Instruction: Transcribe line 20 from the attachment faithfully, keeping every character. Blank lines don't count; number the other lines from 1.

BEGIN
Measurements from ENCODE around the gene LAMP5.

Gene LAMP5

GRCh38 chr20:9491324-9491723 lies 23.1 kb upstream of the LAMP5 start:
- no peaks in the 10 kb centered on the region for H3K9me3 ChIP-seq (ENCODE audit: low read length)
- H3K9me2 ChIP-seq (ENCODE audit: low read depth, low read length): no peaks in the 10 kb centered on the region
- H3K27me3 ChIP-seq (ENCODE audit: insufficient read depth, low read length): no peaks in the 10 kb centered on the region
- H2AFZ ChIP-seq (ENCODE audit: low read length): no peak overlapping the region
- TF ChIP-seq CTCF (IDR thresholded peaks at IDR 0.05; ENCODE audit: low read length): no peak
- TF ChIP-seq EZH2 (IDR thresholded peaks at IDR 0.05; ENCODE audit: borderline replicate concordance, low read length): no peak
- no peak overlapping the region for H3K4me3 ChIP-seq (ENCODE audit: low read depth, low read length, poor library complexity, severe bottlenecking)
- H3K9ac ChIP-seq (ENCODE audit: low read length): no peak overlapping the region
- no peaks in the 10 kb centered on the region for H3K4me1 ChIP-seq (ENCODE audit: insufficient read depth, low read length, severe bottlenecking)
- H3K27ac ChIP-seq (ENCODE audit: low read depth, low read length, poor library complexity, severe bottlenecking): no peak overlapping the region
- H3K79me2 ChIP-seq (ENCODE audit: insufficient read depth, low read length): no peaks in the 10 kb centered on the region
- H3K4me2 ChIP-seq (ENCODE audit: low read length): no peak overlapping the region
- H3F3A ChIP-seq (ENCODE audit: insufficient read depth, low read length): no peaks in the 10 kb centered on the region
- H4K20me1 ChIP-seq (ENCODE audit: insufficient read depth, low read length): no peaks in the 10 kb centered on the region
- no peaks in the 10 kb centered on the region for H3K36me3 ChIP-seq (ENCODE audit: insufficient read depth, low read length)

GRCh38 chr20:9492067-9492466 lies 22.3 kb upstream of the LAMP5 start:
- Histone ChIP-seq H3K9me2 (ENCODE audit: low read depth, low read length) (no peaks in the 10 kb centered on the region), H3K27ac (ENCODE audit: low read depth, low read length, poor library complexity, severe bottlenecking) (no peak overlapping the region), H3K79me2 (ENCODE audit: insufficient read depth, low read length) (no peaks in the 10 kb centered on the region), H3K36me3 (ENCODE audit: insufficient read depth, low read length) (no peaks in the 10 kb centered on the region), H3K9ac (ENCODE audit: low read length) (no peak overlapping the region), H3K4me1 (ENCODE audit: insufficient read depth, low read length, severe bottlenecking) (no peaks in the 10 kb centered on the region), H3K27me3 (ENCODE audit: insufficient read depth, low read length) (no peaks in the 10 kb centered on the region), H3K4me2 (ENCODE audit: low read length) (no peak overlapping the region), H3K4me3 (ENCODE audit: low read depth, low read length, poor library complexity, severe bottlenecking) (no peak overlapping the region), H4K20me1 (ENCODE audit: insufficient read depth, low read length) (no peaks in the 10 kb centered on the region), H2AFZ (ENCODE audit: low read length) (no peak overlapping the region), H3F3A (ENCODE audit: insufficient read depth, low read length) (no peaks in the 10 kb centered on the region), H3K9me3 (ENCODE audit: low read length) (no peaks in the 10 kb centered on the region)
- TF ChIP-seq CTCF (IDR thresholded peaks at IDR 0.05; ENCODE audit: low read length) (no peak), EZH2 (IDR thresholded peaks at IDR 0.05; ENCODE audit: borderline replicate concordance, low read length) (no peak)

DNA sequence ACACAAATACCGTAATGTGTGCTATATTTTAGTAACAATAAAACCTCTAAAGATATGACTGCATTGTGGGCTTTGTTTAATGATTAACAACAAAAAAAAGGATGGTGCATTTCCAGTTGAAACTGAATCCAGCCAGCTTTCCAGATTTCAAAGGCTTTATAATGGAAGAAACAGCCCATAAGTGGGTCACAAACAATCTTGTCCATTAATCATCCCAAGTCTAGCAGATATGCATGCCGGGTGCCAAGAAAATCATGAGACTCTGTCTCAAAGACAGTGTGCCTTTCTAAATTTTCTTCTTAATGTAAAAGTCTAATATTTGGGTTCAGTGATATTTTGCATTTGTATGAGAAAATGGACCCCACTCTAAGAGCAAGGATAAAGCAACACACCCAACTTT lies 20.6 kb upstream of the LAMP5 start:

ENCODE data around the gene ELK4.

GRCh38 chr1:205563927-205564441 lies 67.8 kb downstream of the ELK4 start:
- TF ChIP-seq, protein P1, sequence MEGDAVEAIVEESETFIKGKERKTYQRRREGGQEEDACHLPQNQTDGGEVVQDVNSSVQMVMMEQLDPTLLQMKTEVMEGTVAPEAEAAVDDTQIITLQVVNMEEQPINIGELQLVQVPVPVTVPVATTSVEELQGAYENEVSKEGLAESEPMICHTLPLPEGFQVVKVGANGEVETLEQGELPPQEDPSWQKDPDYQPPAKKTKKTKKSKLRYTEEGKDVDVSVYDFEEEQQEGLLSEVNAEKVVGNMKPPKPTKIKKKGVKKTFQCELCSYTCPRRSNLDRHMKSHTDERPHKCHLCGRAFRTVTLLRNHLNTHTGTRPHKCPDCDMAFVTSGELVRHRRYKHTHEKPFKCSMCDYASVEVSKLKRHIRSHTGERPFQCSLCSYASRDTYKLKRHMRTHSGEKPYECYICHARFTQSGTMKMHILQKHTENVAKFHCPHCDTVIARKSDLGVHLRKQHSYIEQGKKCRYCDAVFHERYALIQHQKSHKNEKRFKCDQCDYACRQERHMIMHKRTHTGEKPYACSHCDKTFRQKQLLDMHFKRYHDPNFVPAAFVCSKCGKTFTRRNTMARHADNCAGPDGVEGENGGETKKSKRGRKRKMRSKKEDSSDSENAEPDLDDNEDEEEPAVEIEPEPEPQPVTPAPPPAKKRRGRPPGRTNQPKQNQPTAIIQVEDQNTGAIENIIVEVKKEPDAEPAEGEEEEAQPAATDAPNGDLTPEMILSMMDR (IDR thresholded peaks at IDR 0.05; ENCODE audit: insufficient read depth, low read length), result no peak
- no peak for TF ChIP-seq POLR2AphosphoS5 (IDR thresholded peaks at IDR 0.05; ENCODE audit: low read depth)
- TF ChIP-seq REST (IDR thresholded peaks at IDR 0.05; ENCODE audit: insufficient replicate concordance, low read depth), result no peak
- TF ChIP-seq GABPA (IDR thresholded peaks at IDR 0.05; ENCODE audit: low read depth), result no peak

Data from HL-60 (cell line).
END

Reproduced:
- Histone ChIP-seq H3K9me2 (ENCODE audit: low read depth, low read length) (no peaks in the 10 kb centered on the region), H3K27ac (ENCODE audit: low read depth, low read length, poor library complexity, severe bottlenecking) (no peak overlapping the region), H3K79me2 (ENCODE audit: insufficient read depth, low read length) (no peaks in the 10 kb centered on the region), H3K36me3 (ENCODE audit: insufficient read depth, low read length) (no peaks in the 10 kb centered on the region), H3K9ac (ENCODE audit: low read length) (no peak overlapping the region), H3K4me1 (ENCODE audit: insufficient read depth, low read length, severe bottlenecking) (no peaks in the 10 kb centered on the region), H3K27me3 (ENCODE audit: insufficient read depth, low read length) (no peaks in the 10 kb centered on the region), H3K4me2 (ENCODE audit: low read length) (no peak overlapping the region), H3K4me3 (ENCODE audit: low read depth, low read length, poor library complexity, severe bottlenecking) (no peak overlapping the region), H4K20me1 (ENCODE audit: insufficient read depth, low read length) (no peaks in the 10 kb centered on the region), H2AFZ (ENCODE audit: low read length) (no peak overlapping the region), H3F3A (ENCODE audit: insufficient read depth, low read length) (no peaks in the 10 kb centered on the region), H3K9me3 (ENCODE audit: low read length) (no peaks in the 10 kb centered on the region)